My main problem with Liberty’s Daughter is that, as engaging and creative as the book’s story is, there are also several critical junctures at which I think that Kritzer fails to fully explore the implications of this narrative. Instead, in these moments the novel pulls back from the events it is depicting and shuts down any further exploration of the issues its story has introduced, in a way that feels extremely artificial.

One example of this emerges in the conclusion to the story of Lynn’s escape from the skin farm. Initially simply expecting Lynn to go to the American Embassy so she can formally request asylum, Beck learns that a drug charge in Lynn’s past makes this option impossible for her. This is a crime which the book explicitly verifies to the reader is so minor as to be nonexistent, and yet because of this charge—and what it apparently means for Lynn’s future if she ever returns to the United States—she chooses to remain on the seastead in spite of the danger she now knows she faces. This is a plot point that is then abandoned as the story continues, with Lynn simply vanishing from the chapters that follow, and Beck—despite her prior desire to rescue Lynn—appearing strangely uninterested in contemplating how an excessively punitive criminal justice system has forced this woman to place her life in undue danger.

A similar issue emerges in the ending of the book itself. After a cholera outbreak leaves what little social infrastructure the seastead had previously possessed in shambles, a humanitarian group arrives to administer aid to the sick and injured. It’s in this way that Beck is unexpectedly reunited with her mother, Lenore, who has traveled to the seastead with this group. Here, after learning that Beck’s father has fled from the seastead (abandoning his daughter in the process), Lenore reveals the context in which her former husband, Paul Garrison, emigrated to the seastead: he kidnapped a four-year-old Beck after attempting to arrange for his wife’s death in a traffic accident. Lenore then claims custody over Beck against her will, and, in an act that leaves her daughter feeling both disillusioned and betrayed, forces her to leave the seastead for good. The book ends with a scene in which Beck and her mother begin planning a road trip, with Beck herself seemingly forgetting the sense of betrayal she had felt—and the ways in which her mother’s actions mirror the very same exploitative reduction of human rights which had marred so much of the seastead’s society.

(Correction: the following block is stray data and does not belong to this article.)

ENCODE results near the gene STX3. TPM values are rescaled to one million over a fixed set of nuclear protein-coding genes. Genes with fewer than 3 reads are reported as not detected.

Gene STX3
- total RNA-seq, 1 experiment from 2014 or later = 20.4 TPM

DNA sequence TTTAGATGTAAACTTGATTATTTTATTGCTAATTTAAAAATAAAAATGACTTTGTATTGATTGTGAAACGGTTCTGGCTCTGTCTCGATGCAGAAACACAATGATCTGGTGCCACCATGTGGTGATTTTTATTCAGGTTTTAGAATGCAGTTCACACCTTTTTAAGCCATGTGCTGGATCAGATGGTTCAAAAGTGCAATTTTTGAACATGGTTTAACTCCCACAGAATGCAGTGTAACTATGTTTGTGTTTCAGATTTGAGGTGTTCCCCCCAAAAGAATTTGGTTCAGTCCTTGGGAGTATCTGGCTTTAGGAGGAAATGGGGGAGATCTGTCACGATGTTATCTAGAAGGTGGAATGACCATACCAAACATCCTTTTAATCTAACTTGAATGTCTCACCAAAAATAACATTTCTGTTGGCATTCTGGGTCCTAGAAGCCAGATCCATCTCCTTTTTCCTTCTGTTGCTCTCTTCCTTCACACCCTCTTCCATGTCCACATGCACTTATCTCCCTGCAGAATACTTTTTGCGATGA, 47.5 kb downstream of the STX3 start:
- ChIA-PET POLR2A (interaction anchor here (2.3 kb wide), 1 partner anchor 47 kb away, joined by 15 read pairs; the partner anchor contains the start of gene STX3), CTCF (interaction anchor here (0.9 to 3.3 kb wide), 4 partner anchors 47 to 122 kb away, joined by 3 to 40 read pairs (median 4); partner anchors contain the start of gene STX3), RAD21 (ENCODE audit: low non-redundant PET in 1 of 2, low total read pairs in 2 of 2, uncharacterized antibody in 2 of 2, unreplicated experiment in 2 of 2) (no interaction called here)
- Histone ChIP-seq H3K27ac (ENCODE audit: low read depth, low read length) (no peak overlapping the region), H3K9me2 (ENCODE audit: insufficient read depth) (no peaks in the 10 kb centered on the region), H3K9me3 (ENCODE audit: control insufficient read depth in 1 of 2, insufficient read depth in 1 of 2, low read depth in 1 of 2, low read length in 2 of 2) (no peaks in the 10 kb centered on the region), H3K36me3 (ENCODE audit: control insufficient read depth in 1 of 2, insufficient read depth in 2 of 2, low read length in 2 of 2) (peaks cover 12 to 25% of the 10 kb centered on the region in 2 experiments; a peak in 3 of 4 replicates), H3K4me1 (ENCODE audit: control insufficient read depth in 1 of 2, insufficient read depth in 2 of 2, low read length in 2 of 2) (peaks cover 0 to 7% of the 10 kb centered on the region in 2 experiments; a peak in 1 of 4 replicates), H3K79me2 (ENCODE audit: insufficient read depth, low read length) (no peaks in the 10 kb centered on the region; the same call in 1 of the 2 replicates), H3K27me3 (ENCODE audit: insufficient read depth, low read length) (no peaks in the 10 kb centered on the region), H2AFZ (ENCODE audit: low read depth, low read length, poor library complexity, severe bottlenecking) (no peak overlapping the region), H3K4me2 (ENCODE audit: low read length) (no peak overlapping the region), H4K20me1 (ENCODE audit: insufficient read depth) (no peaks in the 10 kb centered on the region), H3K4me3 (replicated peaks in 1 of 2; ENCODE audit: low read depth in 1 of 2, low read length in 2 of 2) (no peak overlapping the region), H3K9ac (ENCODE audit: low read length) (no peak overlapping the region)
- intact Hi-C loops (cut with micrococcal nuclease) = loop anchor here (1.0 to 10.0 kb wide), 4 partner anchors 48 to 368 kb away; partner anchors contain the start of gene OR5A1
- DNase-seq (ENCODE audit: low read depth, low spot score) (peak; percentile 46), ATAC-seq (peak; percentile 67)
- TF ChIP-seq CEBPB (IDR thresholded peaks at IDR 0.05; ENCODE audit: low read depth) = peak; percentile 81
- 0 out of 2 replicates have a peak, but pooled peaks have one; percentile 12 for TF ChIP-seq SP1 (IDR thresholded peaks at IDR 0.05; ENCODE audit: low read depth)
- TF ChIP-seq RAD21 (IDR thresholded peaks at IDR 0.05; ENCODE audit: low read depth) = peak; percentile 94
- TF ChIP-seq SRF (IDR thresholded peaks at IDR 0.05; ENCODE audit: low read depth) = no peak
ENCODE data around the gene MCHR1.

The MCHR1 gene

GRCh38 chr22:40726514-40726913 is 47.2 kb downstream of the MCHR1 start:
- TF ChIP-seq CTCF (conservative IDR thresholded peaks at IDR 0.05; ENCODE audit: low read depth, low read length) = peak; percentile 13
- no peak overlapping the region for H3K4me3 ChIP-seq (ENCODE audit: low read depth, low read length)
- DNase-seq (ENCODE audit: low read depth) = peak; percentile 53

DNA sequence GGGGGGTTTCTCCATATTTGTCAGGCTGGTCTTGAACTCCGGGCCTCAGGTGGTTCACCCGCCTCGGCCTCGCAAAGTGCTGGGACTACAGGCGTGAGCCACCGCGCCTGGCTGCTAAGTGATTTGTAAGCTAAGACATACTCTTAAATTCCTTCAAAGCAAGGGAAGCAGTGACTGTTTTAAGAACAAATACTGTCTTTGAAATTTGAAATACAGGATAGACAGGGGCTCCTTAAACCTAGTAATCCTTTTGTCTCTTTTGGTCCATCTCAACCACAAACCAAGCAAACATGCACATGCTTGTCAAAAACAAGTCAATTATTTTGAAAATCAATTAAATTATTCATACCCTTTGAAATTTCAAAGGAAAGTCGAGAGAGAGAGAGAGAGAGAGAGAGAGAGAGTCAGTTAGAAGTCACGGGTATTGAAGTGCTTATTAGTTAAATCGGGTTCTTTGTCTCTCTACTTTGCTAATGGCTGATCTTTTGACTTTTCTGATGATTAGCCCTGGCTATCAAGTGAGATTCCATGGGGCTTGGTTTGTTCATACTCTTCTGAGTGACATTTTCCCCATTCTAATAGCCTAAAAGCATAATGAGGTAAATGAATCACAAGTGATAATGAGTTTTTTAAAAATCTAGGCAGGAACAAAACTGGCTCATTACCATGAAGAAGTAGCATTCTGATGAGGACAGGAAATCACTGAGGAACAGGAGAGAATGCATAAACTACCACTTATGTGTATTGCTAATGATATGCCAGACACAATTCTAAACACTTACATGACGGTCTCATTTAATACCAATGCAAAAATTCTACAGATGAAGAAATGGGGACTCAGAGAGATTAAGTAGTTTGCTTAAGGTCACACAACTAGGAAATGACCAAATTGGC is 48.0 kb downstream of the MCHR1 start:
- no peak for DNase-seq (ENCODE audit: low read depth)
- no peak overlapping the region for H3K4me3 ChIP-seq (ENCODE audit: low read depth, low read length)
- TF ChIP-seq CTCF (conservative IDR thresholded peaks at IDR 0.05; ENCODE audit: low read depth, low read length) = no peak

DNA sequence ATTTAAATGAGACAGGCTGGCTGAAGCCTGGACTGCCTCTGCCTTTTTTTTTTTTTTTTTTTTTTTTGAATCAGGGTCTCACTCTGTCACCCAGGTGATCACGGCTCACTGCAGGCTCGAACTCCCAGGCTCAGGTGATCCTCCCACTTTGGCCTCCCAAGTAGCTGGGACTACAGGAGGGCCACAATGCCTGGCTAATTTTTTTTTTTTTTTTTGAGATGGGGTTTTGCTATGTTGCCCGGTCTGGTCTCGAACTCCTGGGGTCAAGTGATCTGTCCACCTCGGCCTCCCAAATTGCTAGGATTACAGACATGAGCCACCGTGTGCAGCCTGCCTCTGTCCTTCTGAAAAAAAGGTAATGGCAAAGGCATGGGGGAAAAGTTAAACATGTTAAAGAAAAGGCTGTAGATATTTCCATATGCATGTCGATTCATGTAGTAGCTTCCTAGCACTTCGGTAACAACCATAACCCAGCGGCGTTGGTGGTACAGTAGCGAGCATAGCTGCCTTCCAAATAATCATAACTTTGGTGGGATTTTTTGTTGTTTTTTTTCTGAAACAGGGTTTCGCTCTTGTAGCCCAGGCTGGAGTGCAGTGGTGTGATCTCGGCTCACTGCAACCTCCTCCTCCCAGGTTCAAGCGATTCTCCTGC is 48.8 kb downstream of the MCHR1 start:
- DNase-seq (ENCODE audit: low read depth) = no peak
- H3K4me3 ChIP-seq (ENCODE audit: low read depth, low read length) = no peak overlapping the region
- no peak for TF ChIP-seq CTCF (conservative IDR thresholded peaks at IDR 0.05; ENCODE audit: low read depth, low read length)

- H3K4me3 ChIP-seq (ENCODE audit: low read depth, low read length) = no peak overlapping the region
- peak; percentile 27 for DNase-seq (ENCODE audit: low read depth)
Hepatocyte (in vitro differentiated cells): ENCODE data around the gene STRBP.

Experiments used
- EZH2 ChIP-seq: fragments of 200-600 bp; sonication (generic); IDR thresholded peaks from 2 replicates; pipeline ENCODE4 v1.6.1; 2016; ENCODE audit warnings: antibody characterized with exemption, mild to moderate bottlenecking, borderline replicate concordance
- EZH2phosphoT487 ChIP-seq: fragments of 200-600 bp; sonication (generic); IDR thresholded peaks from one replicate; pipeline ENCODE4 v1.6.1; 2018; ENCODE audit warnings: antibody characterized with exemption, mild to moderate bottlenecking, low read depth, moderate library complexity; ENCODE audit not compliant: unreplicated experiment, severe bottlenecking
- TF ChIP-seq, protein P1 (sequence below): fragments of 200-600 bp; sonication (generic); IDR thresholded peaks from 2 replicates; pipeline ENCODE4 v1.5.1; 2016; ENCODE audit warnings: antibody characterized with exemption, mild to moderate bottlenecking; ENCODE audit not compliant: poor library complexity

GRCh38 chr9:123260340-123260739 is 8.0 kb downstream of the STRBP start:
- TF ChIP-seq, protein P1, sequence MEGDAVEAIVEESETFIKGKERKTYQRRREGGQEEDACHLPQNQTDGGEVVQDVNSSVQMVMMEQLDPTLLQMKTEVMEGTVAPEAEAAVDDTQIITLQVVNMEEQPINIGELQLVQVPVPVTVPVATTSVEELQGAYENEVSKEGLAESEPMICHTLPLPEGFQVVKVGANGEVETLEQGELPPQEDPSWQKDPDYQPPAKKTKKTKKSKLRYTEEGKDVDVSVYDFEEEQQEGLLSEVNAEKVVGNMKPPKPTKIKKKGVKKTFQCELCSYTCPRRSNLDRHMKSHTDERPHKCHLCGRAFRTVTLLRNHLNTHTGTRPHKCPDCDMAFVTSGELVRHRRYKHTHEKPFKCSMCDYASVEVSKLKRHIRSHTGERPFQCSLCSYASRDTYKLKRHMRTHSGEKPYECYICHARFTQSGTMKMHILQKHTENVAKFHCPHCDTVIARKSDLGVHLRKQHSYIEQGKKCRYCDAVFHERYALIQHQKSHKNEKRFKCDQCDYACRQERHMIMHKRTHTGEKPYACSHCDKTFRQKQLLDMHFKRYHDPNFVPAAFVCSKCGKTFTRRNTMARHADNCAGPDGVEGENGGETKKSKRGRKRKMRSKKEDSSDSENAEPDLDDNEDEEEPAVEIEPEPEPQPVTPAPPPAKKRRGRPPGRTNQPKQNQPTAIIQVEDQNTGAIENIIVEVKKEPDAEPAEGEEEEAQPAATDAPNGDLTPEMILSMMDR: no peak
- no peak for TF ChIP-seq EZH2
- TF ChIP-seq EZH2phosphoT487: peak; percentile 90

Moments like this, while initially appearing minor, function to dampen many of the more pressing questions which Liberty’s Daughter raises. Just as Lynn’s decision to risk her life to remain on the seastead is an act which clearly exists within a still larger context that the book refuses to explore, Lenore’s decision to take Beck away from the seastead against her will raises the possibility that the flaws of the seastead’s exclusionary conceptualization of human rights are far more widespread. Beck’s mother, despite having never adhered to this libertarian ideology, ultimately ends this book by exerting a control over Beck’s life that seems to exist purely for her own sake—a desire to spend the last two years of Beck’s childhood living in a very traditional family setting, regardless of what her daughter has to say about this.

Yet rather than allowing these moments to exist in the story as points of ambiguity, they end up being pushed aside. Liberty’s Daughter ends with Beck and her mother going on a hike together. Even the book’s final line has Beck asking her mother if they can go on a road trip to the Grand Canyon, and Lenore answering, with a laugh, that Beck can go wherever she wants. Yet this moment feels hollow due to how it contrasts with Lenore’s actions: there is at least one place where she will apparently not allow her daughter to go, and, as the novel has demonstrated, it’s a very important one.



Eric Hendel is a graduate of the University of Vermont, where he studied Japanese with a focus on Japanese literature and a concentration in second language education. He writes blog posts about fiction at erichendel.blogspot.com.